This past week I had to go clear across town for a shopping/errand run with Flight for micMAC. You may not think that really sounds all that fun.
You'd be wrong.
It was fantastic. The whole morning was a cultural experience, unlike anything I have experienced in a while here. I met Flight at Tai Dong, the self-proclaimed “world famous walk street” known for its shopping, not because we needed to buy anything from Tai Dong but because the huge Walmart there is pretty much the only landmark that side of town to which I know how to find my way. First we went to a little area full of cramped market alleys packed to the brim with exploding colors and sounds and smells and lots and lots of things for sale. That's where Flight taught me how to say “Ni yao shenme, Tamen you shenme.” which literally translates to “You want what, They have what.” or more loosely: You want it, they got it. From a cursory glance at the aisle and aisles of junk, stuff and valuables-- I have to say thats about right.
Our next big stop was a place called Culture Street. This is a bit higher class of buying area, with shops full of carved wood, shaped stone, dyed scrolls, and old books. Flight needed to buy some blank scrolls for a training gig this weekend. I was afraid that if I accompanied her too closely the vendors might raise their bargaining prices on account of me being foreign (this has happened before). So while she visited the shops searching for the best price, I wandered outside and looked at a myriad of huge carved stones. There was literally a whole street lined with people selling massive hunks of rock. I even stumbled upon one tent that had a huge wooden buddha, standing a few feet taller than me, and what looked like a wooly mammoth shaped from a large old tree stump (also much taller than me). I wished I had brought my camera! Though, since I left the charger for my camera in Japan it probably would not have done me much good.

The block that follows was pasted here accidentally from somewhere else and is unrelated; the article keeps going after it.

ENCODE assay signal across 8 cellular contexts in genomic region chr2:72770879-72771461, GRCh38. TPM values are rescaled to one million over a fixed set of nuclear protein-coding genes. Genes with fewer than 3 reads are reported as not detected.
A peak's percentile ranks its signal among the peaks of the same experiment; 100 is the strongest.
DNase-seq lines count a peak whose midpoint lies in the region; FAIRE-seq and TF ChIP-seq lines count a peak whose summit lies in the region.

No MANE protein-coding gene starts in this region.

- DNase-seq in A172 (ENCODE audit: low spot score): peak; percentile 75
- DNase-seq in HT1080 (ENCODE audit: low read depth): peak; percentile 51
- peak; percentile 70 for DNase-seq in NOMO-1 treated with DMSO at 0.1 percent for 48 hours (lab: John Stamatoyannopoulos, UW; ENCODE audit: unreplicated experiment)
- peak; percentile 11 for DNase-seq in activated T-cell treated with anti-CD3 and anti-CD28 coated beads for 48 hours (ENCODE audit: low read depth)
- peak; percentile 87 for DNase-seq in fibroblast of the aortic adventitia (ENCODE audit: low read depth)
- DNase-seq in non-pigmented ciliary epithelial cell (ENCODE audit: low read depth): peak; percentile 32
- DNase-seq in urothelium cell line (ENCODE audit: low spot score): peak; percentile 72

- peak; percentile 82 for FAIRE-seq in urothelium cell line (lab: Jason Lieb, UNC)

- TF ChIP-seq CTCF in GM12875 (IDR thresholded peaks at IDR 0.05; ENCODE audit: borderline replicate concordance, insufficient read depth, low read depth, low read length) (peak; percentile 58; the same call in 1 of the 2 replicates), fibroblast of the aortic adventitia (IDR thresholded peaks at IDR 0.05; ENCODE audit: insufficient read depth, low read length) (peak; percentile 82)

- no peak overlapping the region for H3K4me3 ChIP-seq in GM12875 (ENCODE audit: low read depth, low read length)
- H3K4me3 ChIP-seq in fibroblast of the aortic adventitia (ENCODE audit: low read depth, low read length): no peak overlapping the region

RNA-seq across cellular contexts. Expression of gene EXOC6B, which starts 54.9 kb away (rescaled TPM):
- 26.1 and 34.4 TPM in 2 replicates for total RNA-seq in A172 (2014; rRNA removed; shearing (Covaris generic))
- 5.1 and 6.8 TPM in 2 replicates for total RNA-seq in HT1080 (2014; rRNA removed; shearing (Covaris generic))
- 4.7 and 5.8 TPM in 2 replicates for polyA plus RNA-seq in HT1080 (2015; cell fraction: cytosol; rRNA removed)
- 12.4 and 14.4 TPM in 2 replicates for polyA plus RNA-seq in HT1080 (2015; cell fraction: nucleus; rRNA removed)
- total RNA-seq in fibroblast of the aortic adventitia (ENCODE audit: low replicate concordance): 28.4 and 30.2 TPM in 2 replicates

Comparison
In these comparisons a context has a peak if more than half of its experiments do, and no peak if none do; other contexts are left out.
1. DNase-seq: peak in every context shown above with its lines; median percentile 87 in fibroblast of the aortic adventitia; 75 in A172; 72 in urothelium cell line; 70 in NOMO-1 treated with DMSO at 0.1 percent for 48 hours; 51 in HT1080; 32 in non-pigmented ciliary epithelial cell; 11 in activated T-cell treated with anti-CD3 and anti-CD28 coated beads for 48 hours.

Computer City was up next. This was another “Ni yao shenme, Tamen you shenme” place, except this time with electronics. Multiple buildings filled with multiple floors of stuff and stuff and stuff and stuff. Its like if Best Buy and Circuit City and the Apple Store all had a baby, and then that baby grew up to be 9 feet tall and 400 pounds and full of Chinese people looking for a bargain. I could absolutely spend all day there.
Best of all was lunch. Flight took me to a little hole in the wall place not far from Computer City. You know its going to be good when nothing on the menu is in English. Thats when you have reached the bottom slice of China's restaurant industry, and that is where all the best food is. It is common for little noodle shops to be run by a family of Muslims (called Muslim Noodle Shops by foreigners.... original I know) and this one was no exception. They are well known for their exceptional noodles, and after tasting them I agree with the cultural consensus: they are in fact delicious. I ate till noodles were coming out my ears.
The whole morning served to remind me of one simple fact: I LIVE IN CHINA. Which is pretty cool. My side of town just isn't the same. I don't have awesome hole in the wall eateries or buildings full of stuff for sale. I have Western style food courts and malls and a movie theatre. My routine doesn't take me far afield in Qingdao. I have a bubble, and I like it that way. But days like that one remind that sometimes I just need to say “China me baby” and go on an adventure. I won't be here forever after all.
I want to experience more of what China has to offer before I leave.
But mostly, I want some more noodles.